History of Veterans Day and Vet Employment

History of Veterans Day and Vet Employment

Impactful Ways to Honor Veterans Day

Every American has heard of Veterans Day, but we want to take a moment to reflect on the deep history and meaning behind this day when we honor and celebrate all American veterans, past and present. We also want to talk about some of the most pressing issues veterans face today when seeking employment. Veterans bravely defend our country, and yet when it’s time to find employment as civilians many still struggle due to illness, injury, disabilities, and the cultural differences between civilian and military societies.  In this article we want to highlight the problem, but more importantly discuss what we can all do to raise awareness about this critical issue and be part of the solution.

Facts About Veterans Day You May Not Know

Veterans Day has been celebrated every November 11th since 1919, but here are some facts about Veterans Day you may not know! It wasn’t always called Veterans Day. November 11, 1919 was the first anniversary of the end of World War I, and to honor this Armistice Day was created. In 1938 Congress made November 11th a national holiday, and in 1954 President Eisenhower officially changed the name Armistice Day to Veterans Day. The Difference Between Veterans Day and Memorial Day. Many Americans still don’t understand the difference between Veterans Day and Memorial Day, which is celebrated each year in May. Memorial Day is when we remember and honor soldiers who have died serving our country. Veterans Day celebrates all veterans both living and dead. Millions of Veterans Alive Today. Presently, there are an estimated 16.1 million living American veterans who served during at least one war. In addition to the thousands of veterans of the conflicts in the Middle East, there are 7 million veterans alive today who served during the Vietnam War, 5.5 million veterans who served during the Persian Gulf War, and 2 million veterans who served during the Korean War. Of the estimated 16 million Americans who served in World War II, about 558,000 are still alive today.

Ideas for How to Celebrate Veterans Day

To honor the armed forces who have served our country Americans can celebrate Veterans Day in several different ways. Donate:  You can donate time and resources to nonprofit veteran charities, such as Semper Fi Fund, Homes for Our Troops, DAV Charitable Service Trust, Fisher House Foundation, and Thanks USA. According to Charity Navigator, which evaluates many factors for effective charities, including the amount of funds that go directly to veteran causes, here is a list of some of the most impactful veteran charities you can support. Volunteer: Visit veteran hospitals and nursing homes where many veterans reside and volunteer your time - not just on Veterans Day, but all year. Honor: Visit memorials and cemeteries to pay homage to fallen veterans, and leave flags, flowers, or notes of appreciation. Share: Share information about resources for veterans on social media and within your community to honor veterans’ service, raise awareness about issues veterans face today, and ways people can help. Moment of Silence: In 2016 the Veterans Day Moment of Silence Act became public law, which invites Americans to participate in a two-minute national moment of silence to honor and reflect on veterans who have saved our country and touched our lives.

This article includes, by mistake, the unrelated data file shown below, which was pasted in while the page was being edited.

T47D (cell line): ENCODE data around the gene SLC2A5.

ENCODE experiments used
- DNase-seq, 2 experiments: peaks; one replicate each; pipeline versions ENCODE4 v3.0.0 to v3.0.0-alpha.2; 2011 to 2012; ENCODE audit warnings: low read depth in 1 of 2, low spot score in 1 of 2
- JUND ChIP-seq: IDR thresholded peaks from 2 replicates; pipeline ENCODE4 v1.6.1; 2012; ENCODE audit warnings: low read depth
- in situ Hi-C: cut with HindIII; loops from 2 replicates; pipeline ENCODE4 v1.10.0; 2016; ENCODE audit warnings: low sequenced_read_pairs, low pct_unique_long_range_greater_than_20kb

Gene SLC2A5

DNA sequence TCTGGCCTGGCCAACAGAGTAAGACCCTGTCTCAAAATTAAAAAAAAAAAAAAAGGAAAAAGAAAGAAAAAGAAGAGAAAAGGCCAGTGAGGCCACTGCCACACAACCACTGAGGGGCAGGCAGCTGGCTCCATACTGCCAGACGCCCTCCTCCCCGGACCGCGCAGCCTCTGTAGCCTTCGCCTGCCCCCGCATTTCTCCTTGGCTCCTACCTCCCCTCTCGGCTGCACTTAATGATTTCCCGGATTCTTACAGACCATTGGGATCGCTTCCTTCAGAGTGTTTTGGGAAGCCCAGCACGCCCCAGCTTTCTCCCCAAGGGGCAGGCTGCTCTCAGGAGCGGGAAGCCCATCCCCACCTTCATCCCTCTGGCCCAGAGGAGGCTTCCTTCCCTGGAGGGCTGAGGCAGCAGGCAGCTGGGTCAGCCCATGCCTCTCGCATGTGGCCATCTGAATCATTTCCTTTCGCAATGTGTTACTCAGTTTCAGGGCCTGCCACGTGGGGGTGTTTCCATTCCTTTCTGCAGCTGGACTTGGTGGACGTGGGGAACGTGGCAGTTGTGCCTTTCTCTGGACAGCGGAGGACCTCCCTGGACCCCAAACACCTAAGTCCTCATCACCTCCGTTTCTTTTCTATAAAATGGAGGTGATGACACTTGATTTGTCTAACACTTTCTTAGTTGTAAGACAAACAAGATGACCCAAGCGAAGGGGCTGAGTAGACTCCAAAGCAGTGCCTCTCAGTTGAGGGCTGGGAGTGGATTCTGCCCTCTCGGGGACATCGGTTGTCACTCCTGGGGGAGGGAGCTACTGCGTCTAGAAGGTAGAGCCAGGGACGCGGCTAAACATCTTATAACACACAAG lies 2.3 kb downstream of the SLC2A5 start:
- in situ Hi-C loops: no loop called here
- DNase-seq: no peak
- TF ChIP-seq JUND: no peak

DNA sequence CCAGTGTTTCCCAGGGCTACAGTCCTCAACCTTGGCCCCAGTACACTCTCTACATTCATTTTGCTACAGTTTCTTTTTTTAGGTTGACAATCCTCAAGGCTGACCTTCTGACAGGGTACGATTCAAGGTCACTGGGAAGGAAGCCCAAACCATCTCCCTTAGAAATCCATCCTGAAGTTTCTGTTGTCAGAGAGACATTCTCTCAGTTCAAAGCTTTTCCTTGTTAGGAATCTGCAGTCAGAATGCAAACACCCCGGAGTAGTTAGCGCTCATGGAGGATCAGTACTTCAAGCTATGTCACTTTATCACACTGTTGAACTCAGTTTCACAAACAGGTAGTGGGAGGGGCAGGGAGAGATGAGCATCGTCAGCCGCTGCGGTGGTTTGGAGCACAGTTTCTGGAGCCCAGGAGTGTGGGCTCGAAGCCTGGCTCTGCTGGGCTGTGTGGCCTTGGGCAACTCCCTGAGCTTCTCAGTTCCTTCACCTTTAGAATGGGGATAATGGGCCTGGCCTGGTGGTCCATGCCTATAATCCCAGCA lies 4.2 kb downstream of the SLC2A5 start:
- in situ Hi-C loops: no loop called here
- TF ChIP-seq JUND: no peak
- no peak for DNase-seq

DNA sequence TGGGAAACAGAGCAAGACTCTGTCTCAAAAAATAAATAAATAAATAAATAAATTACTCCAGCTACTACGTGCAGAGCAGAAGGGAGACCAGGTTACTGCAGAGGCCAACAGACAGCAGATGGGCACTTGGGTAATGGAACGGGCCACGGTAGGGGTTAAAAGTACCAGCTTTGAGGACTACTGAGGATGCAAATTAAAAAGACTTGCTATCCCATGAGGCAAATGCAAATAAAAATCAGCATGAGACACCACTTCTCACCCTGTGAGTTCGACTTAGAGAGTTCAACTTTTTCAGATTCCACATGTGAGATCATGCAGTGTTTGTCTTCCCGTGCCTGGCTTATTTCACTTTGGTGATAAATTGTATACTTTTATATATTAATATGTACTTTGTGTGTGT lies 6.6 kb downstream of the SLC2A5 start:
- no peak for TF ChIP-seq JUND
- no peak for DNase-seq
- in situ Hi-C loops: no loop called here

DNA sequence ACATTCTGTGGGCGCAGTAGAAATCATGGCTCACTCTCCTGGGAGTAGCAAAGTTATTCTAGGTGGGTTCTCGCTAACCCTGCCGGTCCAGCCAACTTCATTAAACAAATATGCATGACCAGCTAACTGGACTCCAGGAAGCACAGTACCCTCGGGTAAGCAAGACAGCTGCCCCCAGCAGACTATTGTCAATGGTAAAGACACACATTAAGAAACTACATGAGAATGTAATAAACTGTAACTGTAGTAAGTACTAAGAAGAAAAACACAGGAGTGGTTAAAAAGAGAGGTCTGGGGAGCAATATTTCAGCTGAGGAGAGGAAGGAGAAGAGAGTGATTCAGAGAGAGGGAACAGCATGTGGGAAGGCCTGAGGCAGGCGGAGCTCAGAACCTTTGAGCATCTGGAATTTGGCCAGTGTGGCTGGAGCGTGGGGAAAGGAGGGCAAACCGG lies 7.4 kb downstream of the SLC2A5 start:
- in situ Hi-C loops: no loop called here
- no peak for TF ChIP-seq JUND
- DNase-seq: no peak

Facts and Statistics About Veterans and Employment

  • In 2018, the unemployment rate for veterans who served on military active duty post-9/11 was 3.8%, while the unemployment rate for all veterans was 3.5%.
  • In 2018, 41% of post-9/11-era veterans had a service-connected disability, compared with 25% of all veterans.
  • The unemployment rate for veterans with a service-connected disability is 5.2%, compared with the rate of 3.5% for veterans without disability.
  • 54% of unemployed veterans in the U.S. are between the ages of 25 and 54, while 40% are aged 55 or older.
  • Washington, D.C. has the highest veteran unemployment rate at 6.5%, while Iowa has the lowest veteran unemployment rate at 1.4%.

Employment Issues Facing Veterans

Veterans with disabilities tend to have more difficult finding employment than veterans without disabilities. Common injuries and illnesses that affect veterans include PTSD, combat wounds, diseases caused by exposure to dangerous toxins and chemicals, and permanent disability caused by back, spinal, arm, and leg injuries. Many of these disabilities render veterans unable to perform certain tasks required of the positions for which they apply—forcing them to seek new career paths and vocational training. Other factors found to contribute to unemployment among veterans include skills mismatch, problems with skills translation (using military vs civilian terminology), and incorrect stereotypes about veterans.

Employment Resources for Veterans

Fortunately, service members who leave the military can access a number of resources that can help them transition to civilian life. Nonprofit organizations, such as the USO, are devoted to guiding service members and their families through benefits and vetted resources that can help them achieve their goals. Amazon, AT&T, Kroger, General Electric, and USAA are among top employers who understand that veterans have leadership experience, organizational and technical skills, exceptional problem-solving abilities, admirable self-discipline, and unique perspectives that aren’t as commonly found in the civilian population. Veterans’ employment resources include but are not limited to: The U.S. Department of Defense, USAJOBS, Military.com, Hire Heroes USA, GI Jobs.com, and the U.S. Department of Veterans Affairs. Visit the VA website at https://www.va.gov/careers-employment/veteran-resources/ for additional veteran's employment resources.   Sources: